Differing versions (extracted from Wikipedia´s article)
1.- The original 1958 release version
2.- A longer version, released in 1976
3.- A 1998 restored version that attempted to follow Welles's 1958 memo as closely as possible.
In the mid-1970s, Universal discovered that it held a 108-minute print of Touch of Evil in its archives. Aware that there was a growing audience of cineastes with a strong interest in Welles' work, the studio released this version to cinemas in 1976 and later issued it on video, billing it as 'complete, uncut and restored'. In fact, this print was not a restoration at all, but a preview version which post-dated the Welles memo but pre-dated the release version. While it did feature some vital Welles scenes which had been cut from the release version, it also featured more Keller material: the new footage had been cut into the film, but much of it ended up being cut out again, resulting in pointless expense for Universal.
In 1998, the film was re-released in a re-edited form, which was based on the Welles memo and edited by Walter Murch, working from all available material, with Bob O'Neil (Universal's director of film restoration) and Bill Varney (sound engineer) participating in the restoration. As Welles' rough cut no longer exists, no true 'Welles cut' is possible, but Murch was able to assemble a version incorporating most of the existing material, omitting some of the Keller scenes (though some were retained, either because they had replaced Welles scenes which no longer existed and were necessary to the plot, or because Welles had approved of their inclusion). In addition, some of Welles's complaints were concerned with subtle sound and editing choices, and Murch was able to re-edit the material accordingly. Notable changes include the removal of the credits and music from the three-minute opening shot, crosscutting between the main story and Janet Leigh's subplot and the removal of Harry Keller's hotel lobby scene. Rick Schmidlin was the producer on the 1998 edit, which had a limited but successful theatrical release (again by Universal) and was subsequently made available on DVD. The DVD includes a reproduction of the 58-page memo.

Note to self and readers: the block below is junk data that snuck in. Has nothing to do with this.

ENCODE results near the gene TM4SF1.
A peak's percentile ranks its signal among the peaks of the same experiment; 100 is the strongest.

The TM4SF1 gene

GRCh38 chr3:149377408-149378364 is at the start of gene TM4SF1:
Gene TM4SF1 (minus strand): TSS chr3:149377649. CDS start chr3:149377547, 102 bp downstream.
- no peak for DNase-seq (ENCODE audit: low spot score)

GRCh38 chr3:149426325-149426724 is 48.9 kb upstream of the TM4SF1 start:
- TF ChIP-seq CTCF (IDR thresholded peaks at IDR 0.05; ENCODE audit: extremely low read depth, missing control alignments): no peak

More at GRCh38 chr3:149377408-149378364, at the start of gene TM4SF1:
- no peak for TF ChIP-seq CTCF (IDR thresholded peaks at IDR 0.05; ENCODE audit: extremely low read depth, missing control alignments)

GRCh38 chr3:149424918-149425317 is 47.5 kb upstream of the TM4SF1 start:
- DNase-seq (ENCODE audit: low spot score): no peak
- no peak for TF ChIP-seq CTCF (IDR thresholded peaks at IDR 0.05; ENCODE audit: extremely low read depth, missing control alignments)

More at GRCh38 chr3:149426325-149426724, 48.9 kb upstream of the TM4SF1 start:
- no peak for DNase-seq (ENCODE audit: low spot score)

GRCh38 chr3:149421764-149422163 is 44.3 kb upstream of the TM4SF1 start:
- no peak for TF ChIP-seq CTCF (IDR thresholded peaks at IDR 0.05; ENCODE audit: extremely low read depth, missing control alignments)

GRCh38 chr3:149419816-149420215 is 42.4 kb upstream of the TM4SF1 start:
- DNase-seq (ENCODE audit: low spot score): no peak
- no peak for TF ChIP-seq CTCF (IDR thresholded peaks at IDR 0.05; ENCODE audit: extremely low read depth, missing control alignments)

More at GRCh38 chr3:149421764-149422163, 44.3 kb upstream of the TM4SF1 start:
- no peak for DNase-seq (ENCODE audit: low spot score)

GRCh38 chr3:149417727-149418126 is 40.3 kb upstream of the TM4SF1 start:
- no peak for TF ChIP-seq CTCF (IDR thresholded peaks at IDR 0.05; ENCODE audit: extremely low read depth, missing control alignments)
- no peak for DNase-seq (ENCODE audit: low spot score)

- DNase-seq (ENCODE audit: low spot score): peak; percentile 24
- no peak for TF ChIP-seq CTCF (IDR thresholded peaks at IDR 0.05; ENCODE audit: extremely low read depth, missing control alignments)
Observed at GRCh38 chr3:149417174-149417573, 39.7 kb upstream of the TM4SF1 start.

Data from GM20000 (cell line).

29 Mar 2011
"TOUCH OF EVIL" (1958) Original Trailer
I´ve been catching up with Universal International´s neglected jewels. First I´ve started with this one, which, apart from the opening shot, I´ve never watched complete.